Culture, Cash and Equity: Understanding Tech Startup Salaries 

March 8, 2023

If you’re making the jump into the startup world, or at least considering it,  you’ve probably heard a lot of buzz about what it means to work at one. 

The media has certainly had a lot to say too. If you’ve ever read a book or seen a movie about a famous startup or their founders, think Elizabeth Holmes or Mark Zuckerberg in the Social Network - you’re probably familiar with the tropes that they are full of young technical geniuses working chaotic 90 hour weeks in Silicon Valley. But beyond the somewhat comical exaggerations and real life success stories or flops, you might find yourself wondering, what is it really like to work at a startup?

Whether you’re a new grad or you’re looking to change gears in your career, there are definitely some things you should know about startup life and why now is a great time to consider working at one.

Why now?

Despite market conditions and a shaky 2022, innovative startups are still being funded by Venture Capital firms. 

We’ve actually seen this trend in seemingly adverse market conditions before. During the covid pandemic the year prior in 2021, data from the census bureau indicated that applications to start businesses were up 24% from the year before, breaking the 40 year slump in declining entrepreneurship and on track to continue to go up (NYT).  And who can forget the 2008 crash that birthed the likes of Uber and Airbnb? 

It seems as though adversity is the breeding ground for innovation, even now. New ideas are continuing to be funded and leading investors predict that the economic conditions are driving positive long term changes in the market. Changes which they expect to result in producing more resilient and strategic founders focused on solving the most pressing issues in our world right now (Forbes). 

And while big tech is currently experiencing waves of layoffs, many startups including seed Series A companies are still hiring! So cut through the noise with us as we shed light on startup compensation, equity and culture. 


One of the biggest things to understand if you’re considering joining the startup world are the differences you’ll see in compensation in comparison between public or private big tech or midsize companies. 

If you’re looking at a total cash compensation model that’s made up of three parts consisting of base, equity and bonus - the difference you’ll see in upfront cash value is in your equity.

With larger public or private tech companies, you’ll typically receive restricted stock units (RSUs), stock options or other company equity which can have immediate short term value. Startups of course don’t have stock value yet, so you’ll typically need to negotiate a stock option agreement that outlines the details of your future equity grants when you get a job offer.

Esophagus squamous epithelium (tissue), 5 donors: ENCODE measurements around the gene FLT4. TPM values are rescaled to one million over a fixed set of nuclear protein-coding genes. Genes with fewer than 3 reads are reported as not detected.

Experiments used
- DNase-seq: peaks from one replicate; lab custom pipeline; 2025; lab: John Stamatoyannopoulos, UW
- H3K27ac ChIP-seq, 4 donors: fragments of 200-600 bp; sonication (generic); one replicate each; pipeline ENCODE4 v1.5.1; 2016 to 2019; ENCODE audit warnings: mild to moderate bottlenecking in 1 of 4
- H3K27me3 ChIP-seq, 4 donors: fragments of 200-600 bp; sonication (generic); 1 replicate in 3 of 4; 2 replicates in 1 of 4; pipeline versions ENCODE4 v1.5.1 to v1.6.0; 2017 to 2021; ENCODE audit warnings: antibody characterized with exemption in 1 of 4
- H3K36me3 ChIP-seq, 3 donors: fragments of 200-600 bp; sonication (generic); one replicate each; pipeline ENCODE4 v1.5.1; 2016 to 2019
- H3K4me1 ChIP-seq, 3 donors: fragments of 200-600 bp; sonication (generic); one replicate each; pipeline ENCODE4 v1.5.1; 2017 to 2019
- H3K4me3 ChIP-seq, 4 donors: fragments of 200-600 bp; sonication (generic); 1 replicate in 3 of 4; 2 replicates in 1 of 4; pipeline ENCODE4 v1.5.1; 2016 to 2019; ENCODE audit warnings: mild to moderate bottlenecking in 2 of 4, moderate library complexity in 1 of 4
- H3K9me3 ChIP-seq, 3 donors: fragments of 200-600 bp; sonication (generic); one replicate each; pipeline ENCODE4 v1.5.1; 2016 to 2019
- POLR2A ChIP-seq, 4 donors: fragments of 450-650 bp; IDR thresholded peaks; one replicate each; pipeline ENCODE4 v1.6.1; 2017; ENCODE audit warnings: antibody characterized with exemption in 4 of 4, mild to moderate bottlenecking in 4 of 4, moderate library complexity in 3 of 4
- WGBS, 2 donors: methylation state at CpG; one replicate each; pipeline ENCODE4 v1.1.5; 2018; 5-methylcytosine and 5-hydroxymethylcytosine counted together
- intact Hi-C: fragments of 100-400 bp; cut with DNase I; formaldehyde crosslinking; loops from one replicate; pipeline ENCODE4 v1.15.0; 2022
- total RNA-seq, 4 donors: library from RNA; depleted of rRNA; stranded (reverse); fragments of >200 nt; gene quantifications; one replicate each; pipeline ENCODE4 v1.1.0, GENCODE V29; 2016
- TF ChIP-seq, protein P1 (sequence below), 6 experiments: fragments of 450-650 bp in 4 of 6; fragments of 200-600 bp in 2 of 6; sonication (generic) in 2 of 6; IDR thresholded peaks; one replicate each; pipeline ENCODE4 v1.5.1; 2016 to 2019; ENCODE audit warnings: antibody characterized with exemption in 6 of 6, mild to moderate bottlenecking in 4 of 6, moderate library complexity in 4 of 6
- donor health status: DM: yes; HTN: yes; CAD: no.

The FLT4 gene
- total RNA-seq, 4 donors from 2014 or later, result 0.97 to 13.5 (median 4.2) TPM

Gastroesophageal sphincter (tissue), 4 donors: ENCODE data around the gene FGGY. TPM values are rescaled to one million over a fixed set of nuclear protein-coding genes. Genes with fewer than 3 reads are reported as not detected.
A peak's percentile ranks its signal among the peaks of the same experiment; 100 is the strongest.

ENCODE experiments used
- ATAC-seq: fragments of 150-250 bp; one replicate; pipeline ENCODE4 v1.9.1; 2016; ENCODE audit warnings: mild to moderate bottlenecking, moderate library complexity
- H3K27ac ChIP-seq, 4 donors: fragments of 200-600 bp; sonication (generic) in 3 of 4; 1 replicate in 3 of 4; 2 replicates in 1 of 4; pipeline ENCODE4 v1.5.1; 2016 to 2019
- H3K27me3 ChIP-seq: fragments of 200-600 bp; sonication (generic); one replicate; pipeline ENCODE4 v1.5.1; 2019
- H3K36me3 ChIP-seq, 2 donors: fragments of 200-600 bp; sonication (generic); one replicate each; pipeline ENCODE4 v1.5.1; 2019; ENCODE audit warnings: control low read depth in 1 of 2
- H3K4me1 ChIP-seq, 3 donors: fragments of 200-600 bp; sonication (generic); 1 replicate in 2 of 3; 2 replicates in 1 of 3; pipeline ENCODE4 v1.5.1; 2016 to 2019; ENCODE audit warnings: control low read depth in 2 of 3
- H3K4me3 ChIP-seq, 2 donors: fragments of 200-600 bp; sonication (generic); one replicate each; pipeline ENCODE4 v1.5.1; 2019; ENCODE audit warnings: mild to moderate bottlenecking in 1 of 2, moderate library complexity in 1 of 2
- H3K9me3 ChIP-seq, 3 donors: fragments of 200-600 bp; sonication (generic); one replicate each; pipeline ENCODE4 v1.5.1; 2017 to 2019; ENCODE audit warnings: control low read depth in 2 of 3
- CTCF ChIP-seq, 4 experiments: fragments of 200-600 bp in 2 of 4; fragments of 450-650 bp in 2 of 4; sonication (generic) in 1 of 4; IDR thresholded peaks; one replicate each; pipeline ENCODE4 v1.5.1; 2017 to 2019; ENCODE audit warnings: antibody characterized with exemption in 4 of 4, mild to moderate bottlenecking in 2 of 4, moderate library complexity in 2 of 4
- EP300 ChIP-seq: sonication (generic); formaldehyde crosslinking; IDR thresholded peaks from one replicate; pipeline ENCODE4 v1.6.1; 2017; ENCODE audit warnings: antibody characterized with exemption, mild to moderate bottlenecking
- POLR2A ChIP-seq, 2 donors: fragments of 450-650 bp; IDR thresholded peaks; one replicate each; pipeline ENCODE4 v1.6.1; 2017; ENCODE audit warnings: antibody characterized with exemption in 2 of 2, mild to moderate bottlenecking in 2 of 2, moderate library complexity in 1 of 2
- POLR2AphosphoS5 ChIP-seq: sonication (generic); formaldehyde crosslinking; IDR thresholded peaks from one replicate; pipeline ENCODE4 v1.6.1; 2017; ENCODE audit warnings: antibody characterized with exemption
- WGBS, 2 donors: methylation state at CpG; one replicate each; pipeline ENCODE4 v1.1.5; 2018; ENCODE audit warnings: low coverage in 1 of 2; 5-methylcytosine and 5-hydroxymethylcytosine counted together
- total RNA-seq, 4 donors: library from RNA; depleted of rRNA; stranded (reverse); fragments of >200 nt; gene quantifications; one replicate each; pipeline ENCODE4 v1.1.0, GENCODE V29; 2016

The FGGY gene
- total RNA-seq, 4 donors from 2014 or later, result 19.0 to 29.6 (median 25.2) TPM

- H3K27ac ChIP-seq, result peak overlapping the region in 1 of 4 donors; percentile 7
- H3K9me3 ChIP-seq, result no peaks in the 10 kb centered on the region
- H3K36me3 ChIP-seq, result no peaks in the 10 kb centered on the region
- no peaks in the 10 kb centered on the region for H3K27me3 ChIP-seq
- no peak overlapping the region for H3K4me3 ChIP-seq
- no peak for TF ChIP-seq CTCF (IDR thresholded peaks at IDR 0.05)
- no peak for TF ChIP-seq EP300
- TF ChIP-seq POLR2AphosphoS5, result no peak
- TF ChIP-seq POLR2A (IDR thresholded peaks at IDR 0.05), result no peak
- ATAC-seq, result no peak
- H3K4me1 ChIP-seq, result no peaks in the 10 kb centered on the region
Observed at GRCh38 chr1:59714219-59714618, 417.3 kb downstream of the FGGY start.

Negotiate your stock option agreement!

One perk to working at a startup and getting in at earlier stages is your ability to negotiate future cash value through stock option agreements. 

A couple of factors you’ll want to pay attention to in your agreement are the number of options you’ll be able to purchase, your percentage ownership of the company’s total outstanding equity, strike price, vesting schedule and post-termination exercise (PTE) window (ycombinator).

Of course this is nothing that you can cash in on in the short term, but can really pay off in the long term, especially if you’re able to negotiate favorably.

See if your contract can include a future equity refreshment. 

Another piece of compensation you might be able to negotiate for is including a future equity refreshment in your contract or offer letter. Sometimes you might receive a set amount of stock options, so be sure to ask if there are ways to gain more equity in the future like through promotions or merit based grants. If not, negotiating for a future equity refreshment is always smart.


Skin in the game is the name of the game. 

With the potential upside that comes with percentage ownership of the company’s total outstanding equity, startup employees should really believe in the mission and the company's path to profitability.

Working at a startup also can mean larger scope of work, bigger impact from initiatives, more exposure to leadership and the critical decision making processes that come in early stages of a company. For better or for worse, you’ll be an important part of the journey!

Working at a startup = job insecurity?

If you’ve never worked at a startup before, it could feel like you’re signing up for job insecurity. Although there is some risk involved, that’s not entirely true. Early stage startups are less insecure than you might think and while big tech has seen layoffs, startups are still being funded and are still hiring.

Startups, just like any other company, use funding earmarked to make hires and budget for salaries. There’s also a lot to be said about the skills you gain working at a startup. Top Tech Companies now look for candidates who’ve specifically had this type of experience or who have been entrepreneurs themselves. 

Our advice? Don’t take yourself out of consideration for a role at a startup until you understand the compensation, culture and long term benefits it can create for your career!

Are you looking? We have some great startups clients who are hiring right now - check out some of our open roles!

Want to keep reading? Here are our sources.

  1. Start-Up Boom in the Pandemic is Growing Stronger, Ben Casselman, NYT.
  2. 12 Predictions for Venture Capital in 2023, Maren Thomas Bannon, Forbes.
  3. Understanding Startup Stock Options, Y Combinator.

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